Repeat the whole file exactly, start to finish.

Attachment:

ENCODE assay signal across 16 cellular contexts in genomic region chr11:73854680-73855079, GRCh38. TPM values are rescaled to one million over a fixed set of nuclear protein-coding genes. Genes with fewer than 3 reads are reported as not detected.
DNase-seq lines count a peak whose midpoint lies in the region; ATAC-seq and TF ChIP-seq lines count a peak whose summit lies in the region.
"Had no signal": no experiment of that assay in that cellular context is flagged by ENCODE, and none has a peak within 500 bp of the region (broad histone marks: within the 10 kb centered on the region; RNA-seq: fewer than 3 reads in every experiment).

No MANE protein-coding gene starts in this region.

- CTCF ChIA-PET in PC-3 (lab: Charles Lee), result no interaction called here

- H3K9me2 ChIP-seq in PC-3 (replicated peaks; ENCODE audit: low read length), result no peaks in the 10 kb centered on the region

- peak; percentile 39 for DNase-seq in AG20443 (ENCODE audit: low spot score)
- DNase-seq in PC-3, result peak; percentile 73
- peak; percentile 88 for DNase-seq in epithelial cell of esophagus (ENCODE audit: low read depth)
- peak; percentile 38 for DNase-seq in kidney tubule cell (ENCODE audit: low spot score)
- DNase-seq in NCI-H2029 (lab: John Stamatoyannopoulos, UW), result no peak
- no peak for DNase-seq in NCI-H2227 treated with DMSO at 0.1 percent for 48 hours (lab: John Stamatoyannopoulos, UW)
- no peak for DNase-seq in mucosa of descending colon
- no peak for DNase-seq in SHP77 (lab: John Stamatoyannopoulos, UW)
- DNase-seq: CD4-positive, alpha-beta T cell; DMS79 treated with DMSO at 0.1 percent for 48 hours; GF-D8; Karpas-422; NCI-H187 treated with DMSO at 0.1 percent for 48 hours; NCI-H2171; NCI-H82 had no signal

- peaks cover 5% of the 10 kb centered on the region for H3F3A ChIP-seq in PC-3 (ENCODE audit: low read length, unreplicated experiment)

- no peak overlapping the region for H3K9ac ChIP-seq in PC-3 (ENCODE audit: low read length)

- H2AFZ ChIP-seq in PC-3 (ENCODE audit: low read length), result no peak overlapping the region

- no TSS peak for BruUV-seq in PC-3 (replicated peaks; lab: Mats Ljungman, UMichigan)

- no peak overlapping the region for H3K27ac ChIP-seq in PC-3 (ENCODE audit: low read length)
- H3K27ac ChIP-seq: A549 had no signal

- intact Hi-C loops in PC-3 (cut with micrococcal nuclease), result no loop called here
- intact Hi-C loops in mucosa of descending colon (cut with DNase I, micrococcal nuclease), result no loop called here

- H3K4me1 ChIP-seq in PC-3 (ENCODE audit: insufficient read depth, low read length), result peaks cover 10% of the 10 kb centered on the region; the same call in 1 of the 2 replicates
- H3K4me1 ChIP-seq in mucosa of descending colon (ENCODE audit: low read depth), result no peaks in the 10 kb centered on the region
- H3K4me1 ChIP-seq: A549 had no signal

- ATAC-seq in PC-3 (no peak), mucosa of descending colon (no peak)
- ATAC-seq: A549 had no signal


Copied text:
ENCODE assay signal across 16 cellular contexts in genomic region chr11:73854680-73855079, GRCh38. TPM values are rescaled to one million over a fixed set of nuclear protein-coding genes. Genes with fewer than 3 reads are reported as not detected.
DNase-seq lines count a peak whose midpoint lies in the region; ATAC-seq and TF ChIP-seq lines count a peak whose summit lies in the region.
"Had no signal": no experiment of that assay in that cellular context is flagged by ENCODE, and none has a peak within 500 bp of the region (broad histone marks: within the 10 kb centered on the region; RNA-seq: fewer than 3 reads in every experiment).

No MANE protein-coding gene starts in this region.

- CTCF ChIA-PET in PC-3 (lab: Charles Lee), result no interaction called here

- H3K9me2 ChIP-seq in PC-3 (replicated peaks; ENCODE audit: low read length), result no peaks in the 10 kb centered on the region

- peak; percentile 39 for DNase-seq in AG20443 (ENCODE audit: low spot score)
- DNase-seq in PC-3, result peak; percentile 73
- peak; percentile 88 for DNase-seq in epithelial cell of esophagus (ENCODE audit: low read depth)
- peak; percentile 38 for DNase-seq in kidney tubule cell (ENCODE audit: low spot score)
- DNase-seq in NCI-H2029 (lab: John Stamatoyannopoulos, UW), result no peak
- no peak for DNase-seq in NCI-H2227 treated with DMSO at 0.1 percent for 48 hours (lab: John Stamatoyannopoulos, UW)
- no peak for DNase-seq in mucosa of descending colon
- no peak for DNase-seq in SHP77 (lab: John Stamatoyannopoulos, UW)
- DNase-seq: CD4-positive, alpha-beta T cell; DMS79 treated with DMSO at 0.1 percent for 48 hours; GF-D8; Karpas-422; NCI-H187 treated with DMSO at 0.1 percent for 48 hours; NCI-H2171; NCI-H82 had no signal

- peaks cover 5% of the 10 kb centered on the region for H3F3A ChIP-seq in PC-3 (ENCODE audit: low read length, unreplicated experiment)

- no peak overlapping the region for H3K9ac ChIP-seq in PC-3 (ENCODE audit: low read length)

- H2AFZ ChIP-seq in PC-3 (ENCODE audit: low read length), result no peak overlapping the region

- no TSS peak for BruUV-seq in PC-3 (replicated peaks; lab: Mats Ljungman, UMichigan)

- no peak overlapping the region for H3K27ac ChIP-seq in PC-3 (ENCODE audit: low read length)
- H3K27ac ChIP-seq: A549 had no signal

- intact Hi-C loops in PC-3 (cut with micrococcal nuclease), result no loop called here
- intact Hi-C loops in mucosa of descending colon (cut with DNase I, micrococcal nuclease), result no loop called here

- H3K4me1 ChIP-seq in PC-3 (ENCODE audit: insufficient read depth, low read length), result peaks cover 10% of the 10 kb centered on the region; the same call in 1 of the 2 replicates
- H3K4me1 ChIP-seq in mucosa of descending colon (ENCODE audit: low read depth), result no peaks in the 10 kb centered on the region
- H3K4me1 ChIP-seq: A549 had no signal

- ATAC-seq in PC-3 (no peak), mucosa of descending colon (no peak)
- ATAC-seq: A549 had no signal